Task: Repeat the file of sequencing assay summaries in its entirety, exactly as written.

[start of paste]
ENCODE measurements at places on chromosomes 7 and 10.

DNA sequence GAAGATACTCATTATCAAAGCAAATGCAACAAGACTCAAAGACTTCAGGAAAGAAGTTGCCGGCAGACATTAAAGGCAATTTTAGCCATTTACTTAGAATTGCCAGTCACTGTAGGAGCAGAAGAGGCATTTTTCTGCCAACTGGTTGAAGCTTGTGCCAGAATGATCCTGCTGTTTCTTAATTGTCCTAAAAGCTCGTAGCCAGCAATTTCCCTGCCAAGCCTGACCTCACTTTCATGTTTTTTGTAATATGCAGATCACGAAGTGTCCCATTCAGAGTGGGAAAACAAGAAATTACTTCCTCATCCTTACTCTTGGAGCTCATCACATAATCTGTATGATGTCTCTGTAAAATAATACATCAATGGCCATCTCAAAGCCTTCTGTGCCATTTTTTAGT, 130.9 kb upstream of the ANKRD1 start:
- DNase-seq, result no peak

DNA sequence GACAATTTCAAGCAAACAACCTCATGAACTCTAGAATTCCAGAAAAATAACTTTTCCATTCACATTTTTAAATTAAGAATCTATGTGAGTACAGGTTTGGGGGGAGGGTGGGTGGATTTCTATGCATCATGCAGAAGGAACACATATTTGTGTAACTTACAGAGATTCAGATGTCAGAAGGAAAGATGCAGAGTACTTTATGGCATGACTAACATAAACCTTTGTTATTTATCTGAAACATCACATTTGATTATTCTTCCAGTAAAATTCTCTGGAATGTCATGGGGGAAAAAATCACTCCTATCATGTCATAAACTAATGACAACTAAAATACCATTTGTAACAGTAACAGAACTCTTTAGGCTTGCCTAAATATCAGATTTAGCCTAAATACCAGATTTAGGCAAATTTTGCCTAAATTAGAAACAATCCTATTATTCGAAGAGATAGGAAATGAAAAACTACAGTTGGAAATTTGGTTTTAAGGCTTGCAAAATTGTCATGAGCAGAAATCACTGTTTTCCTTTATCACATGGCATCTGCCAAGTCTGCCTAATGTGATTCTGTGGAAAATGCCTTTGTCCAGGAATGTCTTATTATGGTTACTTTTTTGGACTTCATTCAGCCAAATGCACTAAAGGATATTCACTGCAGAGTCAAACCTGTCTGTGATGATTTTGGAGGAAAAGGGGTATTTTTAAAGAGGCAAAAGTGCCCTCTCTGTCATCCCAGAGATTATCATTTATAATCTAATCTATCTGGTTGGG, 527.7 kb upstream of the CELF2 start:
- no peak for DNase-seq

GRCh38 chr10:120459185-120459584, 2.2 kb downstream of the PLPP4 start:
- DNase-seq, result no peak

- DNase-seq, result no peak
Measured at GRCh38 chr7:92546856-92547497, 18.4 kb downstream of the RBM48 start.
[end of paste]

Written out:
ENCODE measurements at places on chromosomes 7 and 10.

DNA sequence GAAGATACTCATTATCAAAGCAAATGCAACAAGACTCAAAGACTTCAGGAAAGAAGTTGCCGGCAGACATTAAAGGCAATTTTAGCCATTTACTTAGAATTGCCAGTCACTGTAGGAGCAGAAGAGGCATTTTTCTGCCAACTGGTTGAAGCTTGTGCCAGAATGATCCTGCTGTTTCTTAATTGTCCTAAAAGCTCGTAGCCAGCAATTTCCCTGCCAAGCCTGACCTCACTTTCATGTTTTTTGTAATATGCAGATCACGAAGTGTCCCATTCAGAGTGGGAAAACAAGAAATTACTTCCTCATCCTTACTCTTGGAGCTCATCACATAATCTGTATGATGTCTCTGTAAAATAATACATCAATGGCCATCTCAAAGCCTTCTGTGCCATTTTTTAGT, 130.9 kb upstream of the ANKRD1 start:
- DNase-seq, result no peak

DNA sequence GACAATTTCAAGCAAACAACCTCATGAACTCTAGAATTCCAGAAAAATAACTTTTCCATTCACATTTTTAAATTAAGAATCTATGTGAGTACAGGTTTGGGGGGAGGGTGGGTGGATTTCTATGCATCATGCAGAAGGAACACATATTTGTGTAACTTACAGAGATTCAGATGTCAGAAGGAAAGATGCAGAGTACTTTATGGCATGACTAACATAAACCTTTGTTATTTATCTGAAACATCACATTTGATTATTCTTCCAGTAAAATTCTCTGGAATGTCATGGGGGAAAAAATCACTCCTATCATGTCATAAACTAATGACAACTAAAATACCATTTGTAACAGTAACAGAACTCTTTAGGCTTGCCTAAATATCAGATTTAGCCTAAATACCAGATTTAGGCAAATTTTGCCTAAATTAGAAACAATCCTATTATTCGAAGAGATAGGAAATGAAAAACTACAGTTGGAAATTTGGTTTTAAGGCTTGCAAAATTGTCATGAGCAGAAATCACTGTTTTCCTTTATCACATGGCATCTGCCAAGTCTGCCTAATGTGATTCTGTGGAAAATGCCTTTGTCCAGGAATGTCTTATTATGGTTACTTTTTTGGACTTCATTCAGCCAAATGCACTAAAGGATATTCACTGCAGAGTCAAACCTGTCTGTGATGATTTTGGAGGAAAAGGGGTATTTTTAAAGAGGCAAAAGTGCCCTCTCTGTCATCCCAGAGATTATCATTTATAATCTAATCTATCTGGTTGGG, 527.7 kb upstream of the CELF2 start:
- no peak for DNase-seq

GRCh38 chr10:120459185-120459584, 2.2 kb downstream of the PLPP4 start:
- DNase-seq, result no peak

- DNase-seq, result no peak
Measured at GRCh38 chr7:92546856-92547497, 18.4 kb downstream of the RBM48 start.